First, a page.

Deputy Energy Minister and MP for Karaga, Dr. Mohammed Amin Adam, has urged international oil companies to come to Ghana with their expertise, know-how and finances to exploit the countries available blocks for mutual benefit.
Dr. Amin stated during a well-attended plenary session last week at the Africa Oil Week conference at Cape Town, South Africa, that as discussions about the energy transition gathers momentum with critical signposts emerging, it is imperative that Ghana takes immediate steps to bring its hydrocarbons to the surface.
It is against this backdrop, he said, that Ghana has made available five offshore oil blocks for strategic promotion to attract the needed investments into its upstream oil and gas sector. Setting out the background to Ghana’s oil and gas industry, the deputy minister noted that commercial quantities of oil and gas were first discovered offshore Ghana in 1970 leading to the development of the Saltpond Field which commenced production in 1978.
Subsequently, the Mahogany-1 well drilled by Kosmos Energy and partners (Tullow Oil, GNPC, Sabre Oil, EO Group) in the West Cape Three Points Contract Area discovered the Jubilee Oil Field, operated by Tullow Ghana Limited. This, he said became Ghana’s first commercial deepwater discovery and paved the way for further deepwater exploration. Subsequent to
this, 28 additional offshore discoveries have been made.
The TEN fields and Sankofa Gye Nyame are operated by Tullow Oil and ENI Exploration and Production limited. Another discovery, the Pecan Oil Discovery, has recently been declared commercial, he added.
He stated further that currently, there are 12 Operators with Petroleum Agreements over 14 Contract Areas. These Operators are at varying stages of their respective agreements (Exploration, Appraisal, Pre development & Production). On the subject of energy transition, Dr. Amin stated that whilst virtually the whole world is in preparation for the energy transition, global developments particularly geopolitics have sparked an awakening for a ‘just transition’.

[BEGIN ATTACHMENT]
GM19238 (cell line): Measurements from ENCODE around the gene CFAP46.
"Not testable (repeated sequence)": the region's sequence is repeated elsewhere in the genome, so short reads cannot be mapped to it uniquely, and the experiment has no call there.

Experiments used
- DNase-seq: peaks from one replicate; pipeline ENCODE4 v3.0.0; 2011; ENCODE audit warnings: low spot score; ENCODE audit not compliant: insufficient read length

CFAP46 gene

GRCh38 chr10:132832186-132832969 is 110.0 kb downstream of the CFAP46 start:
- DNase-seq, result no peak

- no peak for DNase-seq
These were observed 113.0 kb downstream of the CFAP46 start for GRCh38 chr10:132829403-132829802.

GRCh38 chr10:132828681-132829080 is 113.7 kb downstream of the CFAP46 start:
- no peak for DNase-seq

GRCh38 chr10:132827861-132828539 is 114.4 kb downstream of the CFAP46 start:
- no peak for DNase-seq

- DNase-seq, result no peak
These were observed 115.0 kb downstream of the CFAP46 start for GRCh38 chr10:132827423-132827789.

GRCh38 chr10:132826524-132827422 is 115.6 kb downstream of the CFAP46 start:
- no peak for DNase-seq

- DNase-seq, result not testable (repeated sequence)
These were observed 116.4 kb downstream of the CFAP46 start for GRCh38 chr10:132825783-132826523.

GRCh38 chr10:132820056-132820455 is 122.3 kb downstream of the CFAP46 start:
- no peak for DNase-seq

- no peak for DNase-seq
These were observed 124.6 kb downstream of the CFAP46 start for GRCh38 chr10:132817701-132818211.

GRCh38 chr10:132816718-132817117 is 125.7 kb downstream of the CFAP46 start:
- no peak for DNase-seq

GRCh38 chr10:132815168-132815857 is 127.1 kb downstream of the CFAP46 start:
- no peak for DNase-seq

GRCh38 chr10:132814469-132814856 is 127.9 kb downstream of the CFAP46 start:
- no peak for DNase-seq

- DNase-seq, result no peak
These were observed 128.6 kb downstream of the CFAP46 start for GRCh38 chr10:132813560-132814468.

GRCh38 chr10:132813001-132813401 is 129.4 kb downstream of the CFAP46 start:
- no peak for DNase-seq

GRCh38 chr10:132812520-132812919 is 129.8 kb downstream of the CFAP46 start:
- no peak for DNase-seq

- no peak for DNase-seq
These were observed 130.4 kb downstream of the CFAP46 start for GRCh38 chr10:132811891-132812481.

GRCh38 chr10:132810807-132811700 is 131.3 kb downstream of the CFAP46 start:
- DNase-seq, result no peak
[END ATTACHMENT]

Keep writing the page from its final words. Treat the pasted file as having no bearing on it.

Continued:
“This, calls for countries with proven and potential hydrocarbon reserves to take deliberate steps to bring the hydrocarbons to the surface with minimal delays, and we are determined to do this in an environmental friendly manner, leveraging low carbon technologies” he remarked.
On Ghana’s investment climate particularly within the energy sector, Dr. Amin assured potential investors of protection of E&P investments, a transparent, certainty, and fair regulatory regime and an assurance of a reasonable rate of return for E&P investors.
These tenets, he remarked, “are predicated on sound policies, laws, and regulations which govern the upstream petroleum sector and have enabled Ghana to develop a robust regulatory regime thus providing clarity, transparency, and fairness – attributes essential to investors engaged in upstream oil and gas activities.”
The deputy minister also announced, against this background, the availability of five blocks for exploration and production investments. These include three highly prospective available blocks, namely, Offshore Cape Three Points South (OCTPS) Block, South West Saltpond (SWS) Block and the Shallow Water Cape Three Points (SWCTP) Block, located in the Western Basin – globally known for several discoveries at different geological intervals.
He added that other two blocks – the Deepwater Cape Three Point Points Block, originally operated by ExxonMobil, and the Expanded Shallow Water Tano (ESWT) Block currently operated by Base Energy Ghana Limited offer farm-in opportunities. “As an oil and gas producing country over the last decade, we have built reasonable levels of infrastructure that support the provision of services to exploration and production companies. We have also built a dedicated and experienced workforce through existing operations over the years and the government’s Accelerated Oil and Gas Capacity Programme, managed by the Petroleum Commission”, Dr. Amin concluded, adding that there is an active core of local companies including SMEs that have gained on the ground experience in the service and supply chain operations.
These conditions, he observed “no doubt reduce contingent and operational costs for exploration and production investors who come into Ghana.”
The Minister’s speech was followed by a detailed presentation by the CEO of the Petroleum Commission, Mr. Egbert Faibille Jnr and showcased the various opportunities in Ghana. Other members of Ghana’s delegation include senior officials from the Commission, GOIL, Tullow (Ghana) Ltd and the Ministry of Energy.